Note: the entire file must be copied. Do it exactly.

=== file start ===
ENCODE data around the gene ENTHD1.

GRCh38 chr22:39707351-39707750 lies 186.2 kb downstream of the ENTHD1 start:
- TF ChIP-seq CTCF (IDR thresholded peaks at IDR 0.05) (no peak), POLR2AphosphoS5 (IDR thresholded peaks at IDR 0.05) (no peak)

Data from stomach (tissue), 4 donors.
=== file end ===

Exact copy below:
ENCODE data around the gene ENTHD1.

GRCh38 chr22:39707351-39707750 lies 186.2 kb downstream of the ENTHD1 start:
- TF ChIP-seq CTCF (IDR thresholded peaks at IDR 0.05) (no peak), POLR2AphosphoS5 (IDR thresholded peaks at IDR 0.05) (no peak)

Data from stomach (tissue), 4 donors.